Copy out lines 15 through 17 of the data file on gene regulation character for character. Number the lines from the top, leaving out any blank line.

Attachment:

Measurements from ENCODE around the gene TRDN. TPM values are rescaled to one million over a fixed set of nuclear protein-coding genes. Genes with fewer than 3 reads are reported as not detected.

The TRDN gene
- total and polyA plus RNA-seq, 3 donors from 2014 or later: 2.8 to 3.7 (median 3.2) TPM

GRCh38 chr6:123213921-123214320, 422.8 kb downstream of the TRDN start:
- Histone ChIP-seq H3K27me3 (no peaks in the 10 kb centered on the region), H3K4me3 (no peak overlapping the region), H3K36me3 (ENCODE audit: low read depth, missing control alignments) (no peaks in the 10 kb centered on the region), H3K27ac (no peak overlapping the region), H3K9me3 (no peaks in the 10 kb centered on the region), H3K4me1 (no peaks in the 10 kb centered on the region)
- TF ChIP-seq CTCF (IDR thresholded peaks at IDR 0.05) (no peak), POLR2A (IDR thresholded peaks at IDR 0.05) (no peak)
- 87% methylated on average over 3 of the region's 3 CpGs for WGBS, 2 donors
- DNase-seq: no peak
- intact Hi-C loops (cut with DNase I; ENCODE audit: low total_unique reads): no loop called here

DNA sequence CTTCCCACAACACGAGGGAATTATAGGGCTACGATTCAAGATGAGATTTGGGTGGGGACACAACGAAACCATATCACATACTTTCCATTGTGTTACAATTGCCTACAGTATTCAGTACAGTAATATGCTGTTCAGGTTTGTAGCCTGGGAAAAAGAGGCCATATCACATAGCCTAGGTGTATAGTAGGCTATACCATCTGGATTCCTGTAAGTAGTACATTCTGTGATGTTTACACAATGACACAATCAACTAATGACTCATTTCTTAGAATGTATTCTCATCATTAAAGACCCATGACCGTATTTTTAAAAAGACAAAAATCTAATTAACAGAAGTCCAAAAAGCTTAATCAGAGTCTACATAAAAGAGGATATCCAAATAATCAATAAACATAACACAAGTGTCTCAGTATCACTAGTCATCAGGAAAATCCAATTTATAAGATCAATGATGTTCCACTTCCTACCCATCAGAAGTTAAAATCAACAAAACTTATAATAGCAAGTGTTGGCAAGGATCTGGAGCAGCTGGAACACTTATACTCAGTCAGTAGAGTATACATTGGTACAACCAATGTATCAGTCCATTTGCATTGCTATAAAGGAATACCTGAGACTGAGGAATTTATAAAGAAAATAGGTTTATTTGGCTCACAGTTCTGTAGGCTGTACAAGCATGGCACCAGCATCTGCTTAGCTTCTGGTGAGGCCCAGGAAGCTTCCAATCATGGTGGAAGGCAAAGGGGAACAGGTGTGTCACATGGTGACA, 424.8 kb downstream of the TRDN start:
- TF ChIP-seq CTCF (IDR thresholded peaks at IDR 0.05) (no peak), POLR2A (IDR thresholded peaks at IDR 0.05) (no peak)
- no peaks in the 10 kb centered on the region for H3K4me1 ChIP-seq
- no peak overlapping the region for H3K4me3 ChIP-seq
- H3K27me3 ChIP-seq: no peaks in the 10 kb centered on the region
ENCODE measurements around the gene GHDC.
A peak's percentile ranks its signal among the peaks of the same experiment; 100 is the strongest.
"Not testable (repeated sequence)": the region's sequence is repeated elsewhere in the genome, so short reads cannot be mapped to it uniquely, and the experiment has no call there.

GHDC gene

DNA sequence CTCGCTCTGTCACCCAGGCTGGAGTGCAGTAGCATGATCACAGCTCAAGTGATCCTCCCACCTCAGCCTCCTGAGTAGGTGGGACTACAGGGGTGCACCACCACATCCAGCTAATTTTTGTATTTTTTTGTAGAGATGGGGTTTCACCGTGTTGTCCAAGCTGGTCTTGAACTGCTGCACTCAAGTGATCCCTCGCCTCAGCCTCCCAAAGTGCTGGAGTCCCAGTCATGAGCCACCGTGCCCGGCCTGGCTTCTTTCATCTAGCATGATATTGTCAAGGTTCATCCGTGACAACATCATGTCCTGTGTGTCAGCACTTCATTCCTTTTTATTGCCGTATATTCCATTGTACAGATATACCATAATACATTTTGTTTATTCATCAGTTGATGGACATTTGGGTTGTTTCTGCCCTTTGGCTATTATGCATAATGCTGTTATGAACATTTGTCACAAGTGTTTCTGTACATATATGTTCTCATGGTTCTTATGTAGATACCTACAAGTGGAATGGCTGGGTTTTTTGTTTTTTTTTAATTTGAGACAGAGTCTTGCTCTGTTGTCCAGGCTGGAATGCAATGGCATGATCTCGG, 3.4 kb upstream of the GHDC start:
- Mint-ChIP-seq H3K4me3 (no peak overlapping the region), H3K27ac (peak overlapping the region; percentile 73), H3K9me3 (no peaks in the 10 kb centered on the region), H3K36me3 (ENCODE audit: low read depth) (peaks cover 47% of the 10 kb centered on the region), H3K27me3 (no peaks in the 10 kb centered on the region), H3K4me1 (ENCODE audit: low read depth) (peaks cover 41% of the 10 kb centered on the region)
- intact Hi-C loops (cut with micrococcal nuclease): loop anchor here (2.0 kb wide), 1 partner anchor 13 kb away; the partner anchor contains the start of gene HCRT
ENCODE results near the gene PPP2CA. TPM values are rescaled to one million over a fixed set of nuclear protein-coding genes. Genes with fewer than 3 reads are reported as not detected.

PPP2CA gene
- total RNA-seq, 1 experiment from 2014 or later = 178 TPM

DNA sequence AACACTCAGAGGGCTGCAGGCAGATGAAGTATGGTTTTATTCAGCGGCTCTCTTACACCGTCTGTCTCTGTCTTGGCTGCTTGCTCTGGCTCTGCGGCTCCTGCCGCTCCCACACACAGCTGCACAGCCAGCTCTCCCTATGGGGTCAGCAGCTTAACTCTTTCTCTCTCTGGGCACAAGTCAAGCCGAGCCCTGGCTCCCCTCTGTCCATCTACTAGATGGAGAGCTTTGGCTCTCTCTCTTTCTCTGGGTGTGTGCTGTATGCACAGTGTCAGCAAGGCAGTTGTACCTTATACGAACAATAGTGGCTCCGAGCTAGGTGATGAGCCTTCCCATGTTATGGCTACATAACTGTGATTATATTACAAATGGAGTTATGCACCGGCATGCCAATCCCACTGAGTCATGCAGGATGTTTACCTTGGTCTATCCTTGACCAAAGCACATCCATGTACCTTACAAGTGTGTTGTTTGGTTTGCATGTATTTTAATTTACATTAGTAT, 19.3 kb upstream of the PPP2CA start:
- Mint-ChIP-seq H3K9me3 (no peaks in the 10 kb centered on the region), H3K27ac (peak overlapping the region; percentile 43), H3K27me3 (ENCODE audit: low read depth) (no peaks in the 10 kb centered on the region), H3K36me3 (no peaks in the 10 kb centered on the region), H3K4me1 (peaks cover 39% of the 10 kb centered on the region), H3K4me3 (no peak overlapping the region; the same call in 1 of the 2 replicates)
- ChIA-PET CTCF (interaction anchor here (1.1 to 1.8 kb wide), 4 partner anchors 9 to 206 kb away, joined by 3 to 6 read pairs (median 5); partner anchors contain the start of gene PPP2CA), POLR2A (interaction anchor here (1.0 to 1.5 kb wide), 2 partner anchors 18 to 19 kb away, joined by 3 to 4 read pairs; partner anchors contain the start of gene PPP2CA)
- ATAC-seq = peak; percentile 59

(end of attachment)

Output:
ENCODE measurements around the gene GHDC.
A peak's percentile ranks its signal among the peaks of the same experiment; 100 is the strongest.
"Not testable (repeated sequence)": the region's sequence is repeated elsewhere in the genome, so short reads cannot be mapped to it uniquely, and the experiment has no call there.